Friday, March 2, 2007

Ultimate Fighting brings a moneymaker— and haymakers — to town

By Tim Feran

The highest-grossing event at Nationwide Arena isn’t a hockey game or rock concert.

It’s Saturday’s kicking, grappling and punching cage match known as the Ultimate Fighting Championship, making its Ohio debut.

The sold-out event has reaped $2.8 million in ticket sales. More than the Rolling Stones, the Blue Jackets or the combined effort of Billy Joel and Elton John.

In the first day of sales, 16,000 fans paid between $100 and $400 to see nearly naked men armed with only their fists and feet climb into an octagonal cage with one goal: beat an opponent into submission.

Despite critics who label the matches "human cockfighting," the sport has exploded in popularity, even beyond its base of young males.

"I used to be a boxing fan," said Andrea Whitehurst, 29, of Columbus. "Now, I can’t stand to watch boxing. It puts me to sleep. I think it’s because in boxing there are (only) so many moves, so many things you’re allowed to do. In UFC, anything goes. I’m sure that’s why it’s more exciting, why there are so many more fans."

In addition to selling out its live events, the Ultimate Fighting Championship is a force on television. The August premiere of the new season of The Ultimate Fighter on Spike TV, for instance, attracted nearly five times as many men ages 18 to 49 as Major League Baseball did on ESPN.

The UFC, privately owned by Las Vegas-based Zuffa LLC, does not release financial data, but an industry executive told the Associated Press recently that the company’s 10 pay-per-view events have generated more than $200 million. That doesn’t include income from merchandise or ticket sales to the growing number of matches.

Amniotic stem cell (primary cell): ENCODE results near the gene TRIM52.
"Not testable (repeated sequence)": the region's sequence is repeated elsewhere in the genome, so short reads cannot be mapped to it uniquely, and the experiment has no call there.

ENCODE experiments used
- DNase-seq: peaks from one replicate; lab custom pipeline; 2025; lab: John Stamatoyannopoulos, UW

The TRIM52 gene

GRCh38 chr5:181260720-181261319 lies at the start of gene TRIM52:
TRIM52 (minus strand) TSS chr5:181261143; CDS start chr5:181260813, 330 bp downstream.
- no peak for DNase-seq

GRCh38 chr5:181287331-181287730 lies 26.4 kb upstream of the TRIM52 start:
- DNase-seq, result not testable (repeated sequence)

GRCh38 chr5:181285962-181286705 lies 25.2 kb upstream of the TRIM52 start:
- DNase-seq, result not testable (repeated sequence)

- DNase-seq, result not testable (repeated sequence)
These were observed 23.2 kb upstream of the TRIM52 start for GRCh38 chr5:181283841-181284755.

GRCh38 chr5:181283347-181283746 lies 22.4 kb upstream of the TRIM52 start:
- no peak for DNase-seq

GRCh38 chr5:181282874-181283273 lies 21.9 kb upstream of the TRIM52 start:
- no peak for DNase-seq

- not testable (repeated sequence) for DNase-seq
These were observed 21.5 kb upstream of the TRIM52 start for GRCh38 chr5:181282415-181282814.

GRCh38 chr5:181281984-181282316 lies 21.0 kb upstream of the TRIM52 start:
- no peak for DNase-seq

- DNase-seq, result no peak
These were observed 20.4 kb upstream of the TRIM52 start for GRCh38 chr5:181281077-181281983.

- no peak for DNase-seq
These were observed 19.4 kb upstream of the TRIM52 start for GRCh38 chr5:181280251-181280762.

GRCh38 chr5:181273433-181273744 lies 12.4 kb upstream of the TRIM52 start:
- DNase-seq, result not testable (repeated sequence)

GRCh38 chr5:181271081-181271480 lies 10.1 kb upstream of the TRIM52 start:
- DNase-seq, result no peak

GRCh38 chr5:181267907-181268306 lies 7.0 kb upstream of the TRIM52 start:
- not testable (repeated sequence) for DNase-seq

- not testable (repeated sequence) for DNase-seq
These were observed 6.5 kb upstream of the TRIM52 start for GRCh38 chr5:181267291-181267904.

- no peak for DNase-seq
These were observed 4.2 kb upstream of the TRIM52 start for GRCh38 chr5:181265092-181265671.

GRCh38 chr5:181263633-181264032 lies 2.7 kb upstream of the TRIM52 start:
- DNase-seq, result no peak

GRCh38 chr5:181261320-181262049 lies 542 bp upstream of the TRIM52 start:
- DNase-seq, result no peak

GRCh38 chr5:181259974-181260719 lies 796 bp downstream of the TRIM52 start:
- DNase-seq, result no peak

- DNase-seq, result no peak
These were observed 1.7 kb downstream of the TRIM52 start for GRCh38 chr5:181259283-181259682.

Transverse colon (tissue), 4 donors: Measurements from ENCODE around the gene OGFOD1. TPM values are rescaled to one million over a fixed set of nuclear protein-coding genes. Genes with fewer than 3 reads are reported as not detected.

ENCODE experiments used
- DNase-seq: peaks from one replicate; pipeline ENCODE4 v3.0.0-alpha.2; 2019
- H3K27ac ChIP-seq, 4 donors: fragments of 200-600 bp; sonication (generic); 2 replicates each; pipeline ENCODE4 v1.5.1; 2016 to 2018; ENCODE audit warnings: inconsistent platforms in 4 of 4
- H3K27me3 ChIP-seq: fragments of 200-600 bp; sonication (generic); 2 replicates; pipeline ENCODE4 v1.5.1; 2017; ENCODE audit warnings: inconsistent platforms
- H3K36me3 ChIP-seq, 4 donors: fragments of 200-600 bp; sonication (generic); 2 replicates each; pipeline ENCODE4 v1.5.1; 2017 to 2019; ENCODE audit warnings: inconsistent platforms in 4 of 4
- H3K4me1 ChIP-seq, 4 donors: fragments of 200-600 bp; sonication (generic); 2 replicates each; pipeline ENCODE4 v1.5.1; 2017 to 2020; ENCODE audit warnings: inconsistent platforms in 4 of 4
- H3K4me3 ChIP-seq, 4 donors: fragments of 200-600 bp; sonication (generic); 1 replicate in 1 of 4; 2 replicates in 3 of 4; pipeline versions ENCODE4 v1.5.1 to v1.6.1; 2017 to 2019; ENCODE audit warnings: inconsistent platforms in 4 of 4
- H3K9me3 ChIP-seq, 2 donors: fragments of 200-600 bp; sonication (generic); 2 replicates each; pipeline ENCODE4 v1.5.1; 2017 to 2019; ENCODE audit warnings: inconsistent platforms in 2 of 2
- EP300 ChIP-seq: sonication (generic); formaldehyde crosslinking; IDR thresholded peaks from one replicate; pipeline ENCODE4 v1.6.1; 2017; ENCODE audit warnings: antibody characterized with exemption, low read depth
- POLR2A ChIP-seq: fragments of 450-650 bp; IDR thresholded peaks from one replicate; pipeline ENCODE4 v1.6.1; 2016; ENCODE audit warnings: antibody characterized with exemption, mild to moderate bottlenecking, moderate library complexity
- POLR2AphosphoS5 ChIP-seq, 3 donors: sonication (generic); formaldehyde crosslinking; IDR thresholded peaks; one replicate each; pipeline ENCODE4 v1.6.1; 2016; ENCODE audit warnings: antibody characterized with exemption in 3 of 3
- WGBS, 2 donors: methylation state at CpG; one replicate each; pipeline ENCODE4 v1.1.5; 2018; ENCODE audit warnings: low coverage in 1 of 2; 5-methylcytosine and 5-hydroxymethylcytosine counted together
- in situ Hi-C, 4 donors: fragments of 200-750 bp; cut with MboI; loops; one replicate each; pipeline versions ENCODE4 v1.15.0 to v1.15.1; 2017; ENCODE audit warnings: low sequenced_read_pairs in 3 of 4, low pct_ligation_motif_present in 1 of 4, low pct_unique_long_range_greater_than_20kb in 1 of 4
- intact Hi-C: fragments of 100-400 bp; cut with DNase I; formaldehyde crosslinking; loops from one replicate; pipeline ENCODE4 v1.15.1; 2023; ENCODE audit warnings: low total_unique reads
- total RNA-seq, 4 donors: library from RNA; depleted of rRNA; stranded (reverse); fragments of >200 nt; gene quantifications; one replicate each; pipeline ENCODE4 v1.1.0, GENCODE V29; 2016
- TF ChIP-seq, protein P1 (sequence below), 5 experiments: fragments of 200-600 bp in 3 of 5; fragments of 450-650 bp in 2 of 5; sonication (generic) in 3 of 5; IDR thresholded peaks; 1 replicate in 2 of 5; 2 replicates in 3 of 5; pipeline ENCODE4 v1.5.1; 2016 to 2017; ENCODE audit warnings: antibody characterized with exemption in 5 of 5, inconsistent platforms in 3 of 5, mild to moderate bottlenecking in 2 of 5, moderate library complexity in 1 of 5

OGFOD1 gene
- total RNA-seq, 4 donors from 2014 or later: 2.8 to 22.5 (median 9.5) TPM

"For the first time in our company’s history we have five shows on sale at the same time and almost all are sold out," UFC president Dana White said this week after returning from Britain, where he is setting up the UFC’s first live event in that country.

White has a simple explanation for the sport’s appeal.

"This is the most exciting combat sport in the world. If you’ve never been to a live event, it’s pretty awesome. It’s fun. I don’t mean to smash boxing, but when you go to a boxing event, from the beginning to the end it’s very uneventful. That’s not the case with us. I guarantee the fans in Columbus will get the best live event they’ve ever seen."

The popularity is especially impressive considering the sport was deemed all but dead when White and his partners bought the UFC in 2001.

Started in 1993, the Ultimate Fighting Championship was initially known for its violent, brutal, no-holds-barred contests, based on Brazilian vale tudo — "anything goes" — bouts.

Political pressure came within a few years as critics, led by Arizona Sen. John McCain, pushed the sport off pay-perview television and almost into bankruptcy.

Enter White and his partners, Las Vegas casino executives Frank and Lorenzo Fertitta. When they bought the UFC in 2001, they sought respectability by instituting rules to prevent major injuries (no more kicks in the groin), ordering mandatory drug tests and submitting to sanctioning from state athletic commissions.